There’s no indication Frances ever received any such letter, though a $50,000 ransom letter had been received by her father in 1928, dismissed at the time as a malicious prank. Charles Lindbergh Jr, meanwhile, was ultimately found dead in May 1933. Richard Hauptman was convicted and executed for the crime, though there’s at least half a dozen books questioning that conclusion.

The murky, unresolved nature of Frances death, and the overall loss of three students from the 2500 student population of the private Northampton college in a 26 month period- all on Fridays that fell on the 13th- led to considerable rumor and speculation for years to come. Some inevitably spoke of a “curse” over the college related to Friday the 13th, though this idea was diluted away as decades passed without related incident.

The intuitive magic marker in the human brain cannot help but try to draw lines between some dots; it’s this mental capacity that most muddies unsolved mysteries. Conversely, this intuitive dot-connector is also the thing that most often solves cold cases, when they do get solved. Double-edged tools should be used with great care. With that said, I will relay just one more coincidence (it cannot be more than that, can it?) in this legend built on coincidence. About 20 years after Frances St John Smith’s disappearance, another Smith student, Anne Straw, went missing. This July 1947 disappearance took place nowhere near the college, but at her parent’s summer house in Squam Lake, New Hampshire. When a thorough search of the area and dredge of the lake was made without sign of her, investigation did circle back to the Northampton area, but without any credible leads.

After more than a year, the search for Anne Straw ended when two boys fishing on the other side of Squam Lake caught a piece of clothing still attached to her remains on one of their hooks. The date was August 13, 1948; a Friday.

Anne Straw b. 1926 d. 1947

Boston Globe, Nov 16-21, 1925; July 31, 1930
Brooklyn Daily Eagle,March 31/1929
Foote, Alfred; Norris, Lowell. “The Strange Case of Frances St. John Smith”, True Detective Mysteries, November 1929.
“Smith Students are Still Missing,” Nov. 13, 1928, North Adams Transcript
“Scores of Clues Scoured in Vain Search for Lindbergh Baby.” Philadelphia Enquirer, March 4, 1932
“Body is Found” St Louis Star and Times, Aug 14, 1948

Vanished: N. Adams Child Goes Missing from Clarksburg Farm (1925)

For the first time since he’d been living on the Woods farm, 11 year old David Lenhoff didn’t come in when Mr. Wood called him in for dinner.

It was Tuesday, June 16, 1925; at that time, the North Adams youth had been living on their Clarksburg farm for about two years at the time. David had suffered some type of brain injury from a childhood illness, and subsequently his parents had paid to have him board on the Clarksburg farm in the hopes that more nature and outdoors time would improve his condition.

When David (who the papers would persist in calling “mentally deficient,” and worse) did not appear at dinner, Mr Wood searched the property, then began combing the adjacent woods. When 9pm passed with no sign of him, Alfred Wood alerted the boy’s father, Robert Lenhoff, who together with 4 other men resumed the search through the night and into the following day. Clarksburg and North Adams police were alerted.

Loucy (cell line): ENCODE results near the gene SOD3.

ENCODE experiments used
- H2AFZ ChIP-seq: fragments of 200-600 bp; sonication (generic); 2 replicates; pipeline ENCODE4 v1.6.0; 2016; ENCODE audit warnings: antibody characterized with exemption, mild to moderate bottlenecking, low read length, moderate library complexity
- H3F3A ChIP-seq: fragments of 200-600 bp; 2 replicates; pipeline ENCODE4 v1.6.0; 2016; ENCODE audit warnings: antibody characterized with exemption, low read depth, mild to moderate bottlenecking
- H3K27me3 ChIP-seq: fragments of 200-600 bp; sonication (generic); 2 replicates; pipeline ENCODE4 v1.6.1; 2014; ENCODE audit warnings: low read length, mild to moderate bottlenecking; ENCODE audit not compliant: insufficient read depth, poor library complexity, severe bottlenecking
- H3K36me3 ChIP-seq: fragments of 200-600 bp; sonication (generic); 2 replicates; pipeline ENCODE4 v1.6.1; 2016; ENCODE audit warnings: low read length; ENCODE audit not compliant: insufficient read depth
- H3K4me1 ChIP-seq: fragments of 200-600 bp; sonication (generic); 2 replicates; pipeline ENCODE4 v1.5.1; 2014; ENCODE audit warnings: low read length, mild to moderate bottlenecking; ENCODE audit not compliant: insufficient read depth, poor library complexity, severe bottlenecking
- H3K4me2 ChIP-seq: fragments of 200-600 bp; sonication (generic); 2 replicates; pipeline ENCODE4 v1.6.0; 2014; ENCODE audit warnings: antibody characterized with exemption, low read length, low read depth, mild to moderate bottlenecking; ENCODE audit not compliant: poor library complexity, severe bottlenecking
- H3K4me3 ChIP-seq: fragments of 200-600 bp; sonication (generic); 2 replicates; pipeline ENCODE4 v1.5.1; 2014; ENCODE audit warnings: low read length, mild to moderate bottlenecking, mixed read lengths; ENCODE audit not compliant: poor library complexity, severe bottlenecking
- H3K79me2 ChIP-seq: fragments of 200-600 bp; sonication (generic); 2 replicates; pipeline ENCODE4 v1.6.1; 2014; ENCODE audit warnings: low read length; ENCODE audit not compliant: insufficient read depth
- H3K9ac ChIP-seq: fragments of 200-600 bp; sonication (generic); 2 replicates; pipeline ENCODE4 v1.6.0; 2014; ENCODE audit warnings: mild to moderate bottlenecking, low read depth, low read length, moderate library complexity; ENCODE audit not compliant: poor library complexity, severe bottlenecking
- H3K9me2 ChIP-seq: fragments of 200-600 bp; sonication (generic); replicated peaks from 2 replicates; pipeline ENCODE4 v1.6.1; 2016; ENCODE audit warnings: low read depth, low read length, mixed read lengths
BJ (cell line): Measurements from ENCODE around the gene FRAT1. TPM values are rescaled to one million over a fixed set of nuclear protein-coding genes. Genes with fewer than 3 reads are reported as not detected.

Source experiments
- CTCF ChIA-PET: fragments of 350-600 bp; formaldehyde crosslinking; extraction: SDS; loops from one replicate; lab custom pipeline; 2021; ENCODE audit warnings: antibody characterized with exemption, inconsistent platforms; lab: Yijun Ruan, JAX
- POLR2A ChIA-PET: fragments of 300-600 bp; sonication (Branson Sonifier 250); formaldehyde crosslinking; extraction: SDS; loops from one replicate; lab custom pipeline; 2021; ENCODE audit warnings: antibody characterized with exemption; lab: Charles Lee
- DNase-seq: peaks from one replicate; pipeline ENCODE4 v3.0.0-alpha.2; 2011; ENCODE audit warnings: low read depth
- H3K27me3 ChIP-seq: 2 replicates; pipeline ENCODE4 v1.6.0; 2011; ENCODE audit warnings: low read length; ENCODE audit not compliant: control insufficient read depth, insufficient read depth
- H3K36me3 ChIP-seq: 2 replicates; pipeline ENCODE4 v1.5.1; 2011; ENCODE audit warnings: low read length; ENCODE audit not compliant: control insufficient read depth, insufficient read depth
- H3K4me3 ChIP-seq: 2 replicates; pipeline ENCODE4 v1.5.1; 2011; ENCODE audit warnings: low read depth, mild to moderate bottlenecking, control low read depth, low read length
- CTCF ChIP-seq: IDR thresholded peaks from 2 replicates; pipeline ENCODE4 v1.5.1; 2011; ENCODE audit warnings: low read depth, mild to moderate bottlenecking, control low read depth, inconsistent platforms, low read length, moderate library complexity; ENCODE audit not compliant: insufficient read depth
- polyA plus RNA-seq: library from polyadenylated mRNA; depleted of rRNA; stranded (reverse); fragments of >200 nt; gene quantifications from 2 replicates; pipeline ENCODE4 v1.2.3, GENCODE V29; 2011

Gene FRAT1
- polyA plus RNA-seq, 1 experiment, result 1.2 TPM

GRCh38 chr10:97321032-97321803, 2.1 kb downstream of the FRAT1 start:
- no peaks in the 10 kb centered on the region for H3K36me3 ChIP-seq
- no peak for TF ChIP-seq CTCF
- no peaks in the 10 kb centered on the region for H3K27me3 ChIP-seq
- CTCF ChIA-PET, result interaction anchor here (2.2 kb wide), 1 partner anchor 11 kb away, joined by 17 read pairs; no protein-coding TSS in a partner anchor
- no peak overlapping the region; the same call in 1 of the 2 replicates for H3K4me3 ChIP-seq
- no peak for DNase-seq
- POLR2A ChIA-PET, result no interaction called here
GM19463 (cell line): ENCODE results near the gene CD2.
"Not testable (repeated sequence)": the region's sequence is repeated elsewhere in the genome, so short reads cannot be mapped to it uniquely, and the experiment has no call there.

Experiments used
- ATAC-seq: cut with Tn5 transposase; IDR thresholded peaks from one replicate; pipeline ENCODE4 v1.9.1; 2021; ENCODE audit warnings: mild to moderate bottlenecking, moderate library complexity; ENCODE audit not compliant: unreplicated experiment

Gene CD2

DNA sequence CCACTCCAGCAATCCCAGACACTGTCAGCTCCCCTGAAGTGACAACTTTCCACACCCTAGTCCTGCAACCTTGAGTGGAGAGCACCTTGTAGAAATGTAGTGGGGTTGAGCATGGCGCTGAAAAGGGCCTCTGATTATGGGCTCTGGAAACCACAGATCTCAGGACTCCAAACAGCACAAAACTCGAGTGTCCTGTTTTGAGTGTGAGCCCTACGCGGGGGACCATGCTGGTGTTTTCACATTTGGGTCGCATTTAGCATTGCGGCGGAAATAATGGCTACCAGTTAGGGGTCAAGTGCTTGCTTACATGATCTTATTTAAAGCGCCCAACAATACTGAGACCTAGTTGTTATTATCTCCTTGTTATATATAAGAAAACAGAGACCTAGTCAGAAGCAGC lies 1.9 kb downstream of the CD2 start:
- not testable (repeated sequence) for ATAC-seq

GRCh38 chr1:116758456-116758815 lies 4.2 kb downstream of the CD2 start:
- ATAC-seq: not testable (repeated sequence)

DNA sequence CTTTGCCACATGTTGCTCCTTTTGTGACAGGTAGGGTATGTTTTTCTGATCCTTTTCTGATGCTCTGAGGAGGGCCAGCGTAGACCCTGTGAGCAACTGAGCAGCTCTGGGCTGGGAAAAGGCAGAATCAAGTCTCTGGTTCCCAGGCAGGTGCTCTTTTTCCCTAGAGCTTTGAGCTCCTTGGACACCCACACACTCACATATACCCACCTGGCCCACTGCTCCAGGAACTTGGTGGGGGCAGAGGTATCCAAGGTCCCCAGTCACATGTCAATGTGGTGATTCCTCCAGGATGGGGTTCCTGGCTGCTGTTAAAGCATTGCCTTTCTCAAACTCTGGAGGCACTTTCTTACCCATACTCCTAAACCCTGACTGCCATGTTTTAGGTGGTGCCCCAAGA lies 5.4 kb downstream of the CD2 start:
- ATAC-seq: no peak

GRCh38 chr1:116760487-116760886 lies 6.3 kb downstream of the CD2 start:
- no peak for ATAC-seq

More volunteers joined the search over the coming days. Towns people, boy scouts, state police, eventually national guardsmen. Beginning on June 20, three different celebrity dogs were brought in to track the boy’s scent. Mrs Lenhoff even hired a private detective from Boston, Charles Smith, who pursued the case over the rest of the summer. Smith postulated that the boy had either fallen in a remote area of the woods, perhaps a well, or may have been taken by a man in an automobile. One witness reported having seen a man and a boy in an unfamiliar car in that area of Clarksburg on the afternoon in question, but as with other leads, it brought searchers no closer to discovering what became of David.

Leaving no stone unturned, even psychic abilities were put to the task, as investigators consulted Clara Jepson, the famed clairvoyant from nearby Pownal, Vermont.

By summer’s end, all investigation had stalled. Little was said of the disappearance until the following June, when unspoken tensions between the Lenhoff and Wood families were ignited by a letter from an uninvolved Transcript reader, Arthur Charon of Adams. Charon expressed the unvarnished opinion that the boy’s disappearance was a clear murder, and demanded that more be done by local police to determine the culprit.

This triggered a letter to the editor from Mrs Lenhoff, saying she too had concluded her son must have been murdered.

“I believe if he were on earth he would surely have been found by some of those who searched for him,” she wrote. “Who can tell when or where I can find his little body for which I have suffered 11 years? And I will go on suffering until the end of my days unless the murderer or murderess is found. I do not ask for any punishment for the guilty ones. All I seek is the body of my poor boy.”